In a See and Experience mode, Jordan and Dave recruit a number of make-up wearing women (and men!) and schedule a time to come to their homes for 45 minutes or so. During their visits, they get a “show-and-tell” from their participants rather than asking them a lot of questions.

The participants put on their makeup and wash their faces as if Jordan and Dave were not there. Jordan and Dave pay attention, make notes, take pictures, and, yes, after a lot of demonstration, ask a few clarifying questions.

By watching people go through their makeup removal routine, Jordan and Dave learn a lot. They gain an understanding of context. They see and better understand how people use and store products and tools. They see what the face-washing space looks like, how big of a mess is created, and so forth.

It also enables them to identify tools and behaviors of the routine that individuals may not tell you about because they don’t realize they are doing it, or they don’t think it would be important to you. 

Certainly spending time with people has helped Jordan and Dave, but how could they gain even more empathy?

Experience it to build empathy.

Watching someone remove makeup is one thing. Removing your own makeup is another. But what if you’ve never worn makeup before? How could you ever understand what it’s really like without trying it yourself?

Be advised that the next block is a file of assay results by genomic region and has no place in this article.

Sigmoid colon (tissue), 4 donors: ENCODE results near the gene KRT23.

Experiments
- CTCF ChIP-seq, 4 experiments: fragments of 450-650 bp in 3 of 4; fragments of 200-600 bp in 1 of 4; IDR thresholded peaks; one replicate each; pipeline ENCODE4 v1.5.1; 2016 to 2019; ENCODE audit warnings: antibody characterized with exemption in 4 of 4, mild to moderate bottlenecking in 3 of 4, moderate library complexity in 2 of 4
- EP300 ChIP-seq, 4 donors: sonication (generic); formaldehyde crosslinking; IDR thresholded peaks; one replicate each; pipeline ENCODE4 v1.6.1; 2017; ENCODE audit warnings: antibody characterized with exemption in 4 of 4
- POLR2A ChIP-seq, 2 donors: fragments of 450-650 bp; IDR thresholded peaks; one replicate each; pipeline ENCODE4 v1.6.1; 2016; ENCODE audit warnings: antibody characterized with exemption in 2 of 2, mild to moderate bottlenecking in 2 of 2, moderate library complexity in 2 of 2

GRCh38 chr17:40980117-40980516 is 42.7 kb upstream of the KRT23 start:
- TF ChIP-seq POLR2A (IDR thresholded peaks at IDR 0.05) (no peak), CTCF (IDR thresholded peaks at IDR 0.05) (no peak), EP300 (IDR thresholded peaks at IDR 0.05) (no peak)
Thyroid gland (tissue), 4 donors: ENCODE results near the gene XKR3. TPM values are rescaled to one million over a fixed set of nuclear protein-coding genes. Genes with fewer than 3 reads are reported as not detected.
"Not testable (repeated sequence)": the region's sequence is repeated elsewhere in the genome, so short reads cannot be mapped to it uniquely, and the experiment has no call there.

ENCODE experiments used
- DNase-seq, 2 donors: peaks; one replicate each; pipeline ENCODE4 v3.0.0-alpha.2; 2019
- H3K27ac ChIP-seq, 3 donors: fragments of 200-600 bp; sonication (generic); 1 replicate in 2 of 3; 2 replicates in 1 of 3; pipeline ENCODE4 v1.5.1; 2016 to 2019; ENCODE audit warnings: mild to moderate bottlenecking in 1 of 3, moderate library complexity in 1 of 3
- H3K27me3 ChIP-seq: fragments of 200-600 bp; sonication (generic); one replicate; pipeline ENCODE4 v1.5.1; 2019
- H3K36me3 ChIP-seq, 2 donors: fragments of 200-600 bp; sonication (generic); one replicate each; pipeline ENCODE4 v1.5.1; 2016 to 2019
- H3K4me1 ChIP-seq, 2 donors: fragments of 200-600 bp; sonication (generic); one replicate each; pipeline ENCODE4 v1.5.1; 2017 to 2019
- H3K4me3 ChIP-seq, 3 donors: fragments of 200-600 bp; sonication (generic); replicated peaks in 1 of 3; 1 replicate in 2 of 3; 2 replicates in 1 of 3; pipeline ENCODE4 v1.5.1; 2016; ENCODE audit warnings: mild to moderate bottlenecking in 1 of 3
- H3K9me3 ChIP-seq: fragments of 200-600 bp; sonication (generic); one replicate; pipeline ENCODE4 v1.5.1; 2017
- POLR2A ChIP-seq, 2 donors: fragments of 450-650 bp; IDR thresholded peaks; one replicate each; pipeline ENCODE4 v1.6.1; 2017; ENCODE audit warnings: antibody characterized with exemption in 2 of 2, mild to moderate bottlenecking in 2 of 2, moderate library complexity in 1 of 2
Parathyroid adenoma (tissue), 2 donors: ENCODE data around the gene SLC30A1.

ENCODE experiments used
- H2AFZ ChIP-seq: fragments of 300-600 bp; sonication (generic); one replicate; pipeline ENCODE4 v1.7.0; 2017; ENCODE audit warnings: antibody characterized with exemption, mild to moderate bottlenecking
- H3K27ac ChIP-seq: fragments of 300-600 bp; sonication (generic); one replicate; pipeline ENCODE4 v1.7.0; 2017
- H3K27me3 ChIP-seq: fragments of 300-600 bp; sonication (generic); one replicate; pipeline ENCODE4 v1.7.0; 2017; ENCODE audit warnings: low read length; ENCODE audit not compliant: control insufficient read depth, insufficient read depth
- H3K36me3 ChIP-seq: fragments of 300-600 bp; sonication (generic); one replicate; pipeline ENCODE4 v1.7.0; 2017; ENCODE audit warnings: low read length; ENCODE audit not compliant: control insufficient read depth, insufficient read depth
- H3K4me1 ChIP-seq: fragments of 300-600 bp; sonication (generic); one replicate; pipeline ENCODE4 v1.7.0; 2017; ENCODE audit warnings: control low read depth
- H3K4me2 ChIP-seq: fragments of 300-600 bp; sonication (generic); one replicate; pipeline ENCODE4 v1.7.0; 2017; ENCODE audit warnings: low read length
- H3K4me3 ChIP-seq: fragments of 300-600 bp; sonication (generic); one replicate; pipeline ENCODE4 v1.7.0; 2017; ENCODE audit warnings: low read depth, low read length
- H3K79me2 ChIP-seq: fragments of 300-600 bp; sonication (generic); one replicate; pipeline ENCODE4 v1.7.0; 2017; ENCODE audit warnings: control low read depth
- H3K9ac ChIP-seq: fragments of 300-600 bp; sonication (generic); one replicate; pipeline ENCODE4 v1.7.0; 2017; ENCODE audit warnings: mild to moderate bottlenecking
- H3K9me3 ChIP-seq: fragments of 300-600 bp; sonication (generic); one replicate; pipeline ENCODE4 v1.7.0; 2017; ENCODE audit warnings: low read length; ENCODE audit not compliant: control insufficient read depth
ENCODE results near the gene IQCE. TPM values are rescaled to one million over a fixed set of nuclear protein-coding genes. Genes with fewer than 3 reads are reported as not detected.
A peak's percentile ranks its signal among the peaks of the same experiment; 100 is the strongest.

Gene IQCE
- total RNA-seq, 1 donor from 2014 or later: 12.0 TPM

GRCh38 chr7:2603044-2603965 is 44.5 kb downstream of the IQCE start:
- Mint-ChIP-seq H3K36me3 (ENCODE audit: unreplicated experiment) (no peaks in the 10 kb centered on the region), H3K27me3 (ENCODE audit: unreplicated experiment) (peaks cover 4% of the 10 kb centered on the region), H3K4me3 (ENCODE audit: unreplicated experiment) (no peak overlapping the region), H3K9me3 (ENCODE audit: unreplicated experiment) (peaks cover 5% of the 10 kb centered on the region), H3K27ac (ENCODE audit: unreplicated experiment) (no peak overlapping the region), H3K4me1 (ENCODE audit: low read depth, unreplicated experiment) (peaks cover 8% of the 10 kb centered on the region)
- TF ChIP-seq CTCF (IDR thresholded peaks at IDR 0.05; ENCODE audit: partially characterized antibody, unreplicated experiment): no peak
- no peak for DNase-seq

Jordan and Dave did the right thing. They swallowed their manly pride and bought some makeup. They then recruited a few colleagues to teach them how to use it.

I was there when the session was over. Jordana emerged in all her glory. Davona was equally stunning. While the end goal was to understand what it was like to remove makeup, the empathy building began immediately: “I feel like I have a mask on,” “I’m worried about smudging it and having to touch up,” “How am I going to get this off?”

By the end of the day Dave and Jordan felt what it was like to come home after a long day and clean their face. They were tired and didn’t want a hassle. They thought about sleeping in it and waiting for the shower in the morning.

Now, armed with facial-cleaning products, they began the final part of their journey.

They cleaned their faces.

Building empathy means that you understand the experience as your experience, not just their experience.

Your users are your greatest asset.

Next time you’re in the position to create something new, create a rock-solid foundation and use See and Experience to learn from your users and their world.

Don’t sit at your desk or just conduct a few internal brainstorms. When you take the time to understand the problem from the user’s perspective, you’ll find that it’s easier to understand where the real opportunities lie, and to design more effective solutions.


About Kyleigh Wawak

As a design researcher for Ignite, Kyleigh helps Salesforce customers understand their customers' needs and pains to define opportunities and guide solutions that drive digital transformation. Prior to joining Salesforce, Kyleigh worked in innovation for six years as a culinary designer creating new food and beverage products, identifying new market opportunities, and uncovering insights about the way people live, eat, and shop. She's passionate about inspiring teams to look at their challenges from different angles and taking new approaches to solve them.